Tag Archives: salmonella

Germs in Space: Preventing Infection on Long Flights

On a long spaceflight unique conditions including microgravity could give microbes the upper hand, but not if astronauts and their spacecrafts are properly prepared. In a new paper, infectious disease expert Dr. Leonard Mermel brings together a broad base of research to come up with specific recommendations for keeping astronauts safe in deep space.

PROVIDENCE, R.I. [Brown University] — The cabin of a spacecraft halfway to Mars would be the least convenient place — one cannot say “on earth” — for a Salmonella or Pneumococcus outbreak, but a wide-ranging new paper suggests that microgravity and prolonged space flight could give unique advantages to germs. What’s a space agency to do? Brown University and Rhode Island Hospital infectious disease expert Dr. Leonard Mermel offers several ideas.

And no, they are not to add more Vitamin C to the Tang, or to give each crew member a bottle of Purell. It’s a lot more complicated than that. (more…)

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Copper Kills Harmful Bacteria, UA Researchers Find

Copper alloys may make more hygienic cooking surfaces than stainless steel, according to a recent study by Sadhana Ravishankar of the UA department of veterinary science and microbiology. Her lab group discovered that copper alloys have antimicrobial effects against the foodborne pathogen Salmonella enterica.

Each year a tiny, rod-shaped species of bacteria with a fondness for proliferating on human food causes numerous cases of food poisoning around the world, sometimes leading to severe illness and even death.

The culprit, Salmonella enterica, is a leading cause of diarrheal illness worldwide, said Sadhana Ravishankar, an assistant professor in the University of Arizona department of veterinary science and microbiology.

But Ravishankar’s lab may have discovered a way to reduce the number of food poisoning cases due to Salmonella and possibly other bacteria: prepare food on surfaces made with materials that contain some amount of the element copper, known as copper alloys. (more…)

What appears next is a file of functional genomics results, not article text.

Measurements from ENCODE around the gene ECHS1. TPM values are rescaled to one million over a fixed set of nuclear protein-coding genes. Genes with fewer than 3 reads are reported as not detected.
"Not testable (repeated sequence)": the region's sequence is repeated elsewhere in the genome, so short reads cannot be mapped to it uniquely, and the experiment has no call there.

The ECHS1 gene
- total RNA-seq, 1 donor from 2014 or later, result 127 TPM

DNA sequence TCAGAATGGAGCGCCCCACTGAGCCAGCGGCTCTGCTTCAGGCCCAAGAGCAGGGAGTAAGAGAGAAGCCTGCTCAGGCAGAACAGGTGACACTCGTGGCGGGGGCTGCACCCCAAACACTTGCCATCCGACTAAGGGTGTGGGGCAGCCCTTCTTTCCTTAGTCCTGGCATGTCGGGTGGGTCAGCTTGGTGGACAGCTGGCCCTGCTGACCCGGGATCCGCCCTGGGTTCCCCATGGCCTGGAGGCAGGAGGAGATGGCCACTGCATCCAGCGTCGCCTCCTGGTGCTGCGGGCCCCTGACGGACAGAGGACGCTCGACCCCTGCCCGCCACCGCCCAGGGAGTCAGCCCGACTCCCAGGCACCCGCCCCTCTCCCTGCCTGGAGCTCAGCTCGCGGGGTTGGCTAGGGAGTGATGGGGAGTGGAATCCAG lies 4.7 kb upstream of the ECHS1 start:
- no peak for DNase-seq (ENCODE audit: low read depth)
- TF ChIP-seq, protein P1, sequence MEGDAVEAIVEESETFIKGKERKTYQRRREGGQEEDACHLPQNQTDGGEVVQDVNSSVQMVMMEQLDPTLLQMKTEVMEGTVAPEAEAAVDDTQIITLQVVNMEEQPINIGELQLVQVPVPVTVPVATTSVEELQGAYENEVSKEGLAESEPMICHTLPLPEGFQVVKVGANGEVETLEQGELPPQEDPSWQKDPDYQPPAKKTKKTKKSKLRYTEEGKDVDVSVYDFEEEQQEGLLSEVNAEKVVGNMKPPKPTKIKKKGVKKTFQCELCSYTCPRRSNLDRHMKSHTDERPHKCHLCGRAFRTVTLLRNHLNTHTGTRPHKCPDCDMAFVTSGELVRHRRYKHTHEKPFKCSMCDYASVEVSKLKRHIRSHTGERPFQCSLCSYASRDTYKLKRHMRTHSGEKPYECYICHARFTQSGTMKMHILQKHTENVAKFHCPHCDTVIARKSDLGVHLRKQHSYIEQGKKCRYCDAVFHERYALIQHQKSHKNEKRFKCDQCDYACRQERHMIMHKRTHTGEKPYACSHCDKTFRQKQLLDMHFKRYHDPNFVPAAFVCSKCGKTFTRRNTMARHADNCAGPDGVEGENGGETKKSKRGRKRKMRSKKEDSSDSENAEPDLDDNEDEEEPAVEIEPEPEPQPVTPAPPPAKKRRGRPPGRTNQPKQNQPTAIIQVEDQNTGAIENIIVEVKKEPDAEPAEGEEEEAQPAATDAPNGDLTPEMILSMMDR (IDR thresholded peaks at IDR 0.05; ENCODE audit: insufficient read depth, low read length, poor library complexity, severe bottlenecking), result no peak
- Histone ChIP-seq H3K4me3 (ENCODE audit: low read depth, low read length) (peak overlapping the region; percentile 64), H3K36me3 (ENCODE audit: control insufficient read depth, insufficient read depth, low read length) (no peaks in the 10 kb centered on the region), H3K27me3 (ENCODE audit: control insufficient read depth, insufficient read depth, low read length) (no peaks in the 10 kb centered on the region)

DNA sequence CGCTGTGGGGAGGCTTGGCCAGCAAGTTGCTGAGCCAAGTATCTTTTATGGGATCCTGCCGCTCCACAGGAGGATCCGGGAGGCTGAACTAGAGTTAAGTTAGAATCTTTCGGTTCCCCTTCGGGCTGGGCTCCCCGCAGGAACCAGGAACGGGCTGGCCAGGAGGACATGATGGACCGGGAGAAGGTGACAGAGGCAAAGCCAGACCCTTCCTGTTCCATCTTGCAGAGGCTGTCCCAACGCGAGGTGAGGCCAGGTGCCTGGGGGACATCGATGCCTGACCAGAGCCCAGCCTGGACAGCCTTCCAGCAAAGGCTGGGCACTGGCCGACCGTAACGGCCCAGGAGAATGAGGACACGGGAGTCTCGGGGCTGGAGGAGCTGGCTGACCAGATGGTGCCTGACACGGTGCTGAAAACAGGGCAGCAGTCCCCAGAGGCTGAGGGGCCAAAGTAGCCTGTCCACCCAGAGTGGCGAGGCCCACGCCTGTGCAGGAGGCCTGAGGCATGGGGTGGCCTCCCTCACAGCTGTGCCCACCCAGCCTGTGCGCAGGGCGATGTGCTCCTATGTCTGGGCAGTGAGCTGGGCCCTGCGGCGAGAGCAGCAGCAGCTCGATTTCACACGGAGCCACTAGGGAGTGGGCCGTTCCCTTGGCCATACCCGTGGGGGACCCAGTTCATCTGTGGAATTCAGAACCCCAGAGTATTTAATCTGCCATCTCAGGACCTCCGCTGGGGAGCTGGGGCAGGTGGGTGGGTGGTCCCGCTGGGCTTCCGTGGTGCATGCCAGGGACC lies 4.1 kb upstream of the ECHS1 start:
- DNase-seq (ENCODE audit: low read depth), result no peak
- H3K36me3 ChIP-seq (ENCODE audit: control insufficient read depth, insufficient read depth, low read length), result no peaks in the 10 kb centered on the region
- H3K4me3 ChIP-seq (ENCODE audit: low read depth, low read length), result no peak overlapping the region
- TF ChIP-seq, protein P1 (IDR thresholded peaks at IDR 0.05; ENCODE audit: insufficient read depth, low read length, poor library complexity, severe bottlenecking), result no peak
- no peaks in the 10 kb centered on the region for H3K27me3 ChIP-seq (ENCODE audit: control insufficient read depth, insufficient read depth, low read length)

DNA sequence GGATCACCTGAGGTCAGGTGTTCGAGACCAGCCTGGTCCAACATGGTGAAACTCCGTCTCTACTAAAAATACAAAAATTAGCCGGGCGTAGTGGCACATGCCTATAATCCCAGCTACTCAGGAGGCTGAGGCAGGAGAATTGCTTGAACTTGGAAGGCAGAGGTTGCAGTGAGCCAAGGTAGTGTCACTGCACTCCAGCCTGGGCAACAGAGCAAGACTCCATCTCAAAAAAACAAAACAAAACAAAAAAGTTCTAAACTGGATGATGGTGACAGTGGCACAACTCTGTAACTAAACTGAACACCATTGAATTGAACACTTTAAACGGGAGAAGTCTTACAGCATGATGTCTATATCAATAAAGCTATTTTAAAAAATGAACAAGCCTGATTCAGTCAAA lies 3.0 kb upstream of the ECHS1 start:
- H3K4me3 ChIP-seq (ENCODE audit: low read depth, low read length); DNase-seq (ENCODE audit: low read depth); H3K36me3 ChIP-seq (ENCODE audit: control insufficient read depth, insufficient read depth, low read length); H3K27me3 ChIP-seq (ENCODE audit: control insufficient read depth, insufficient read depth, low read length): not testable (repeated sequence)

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Editor’s Picks: Turning Futuristic Visions into Reality

*As we begin the New Year, a look at some of the stories of futuristic scenarios brought to life in 2011, plus developments that promise dramatic improvements in the near future.*

REDMOND, Wash. – Jan. 3, 2012 – From revolutionizing the way we interact with computers to developing tools to speed development of cures for crippling diseases, 2011 was a year of forward-thinking breakthroughs at Microsoft. See some of the innovations introduced in 2011 and how Microsoft is working to take new technologies from the lab to the living room. (more…)

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Salmonella Stays Deadly With a ‘Beta Version’ of Cell Behavior

COLUMBUS, Ohio Salmonella cells have hijacked the protein-building process to maintain their ability to cause illness, new research suggests.

Scientists say that these bacteria have modified what has long been considered typical cell behavior by using a beta form of an amino acid – as opposed to an alpha form – during the act of making proteins. (more…)

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Scientists Unfolding Protein Mystery, Fighting Disease with Windows Azure

*Microsoft has partnered with the University of Washington’s Baker Laboratory to help scientists supercharge the computing power of their protein folding research with Windows Azure. Helping scientists get faster results could mean speeding up cures for Alzheimer’s, cancers, salmonella, and malaria.*

REDMOND, Wash. – June 14, 2011 – Cloud computing is helping biologists uncloud one of nature’s biggest mysteries: proteins.

Microsoft has partnered with the University of Washington’s Baker Laboratory, one of the world’s top computational biology labs, to give scientists access to some high-caliber computing power. That, in turn, helps them explore and understand proteins, which could eventually lead to thwarting everything from Alzheimer’s to Malaria, and from cancer to salmonella. (more…)

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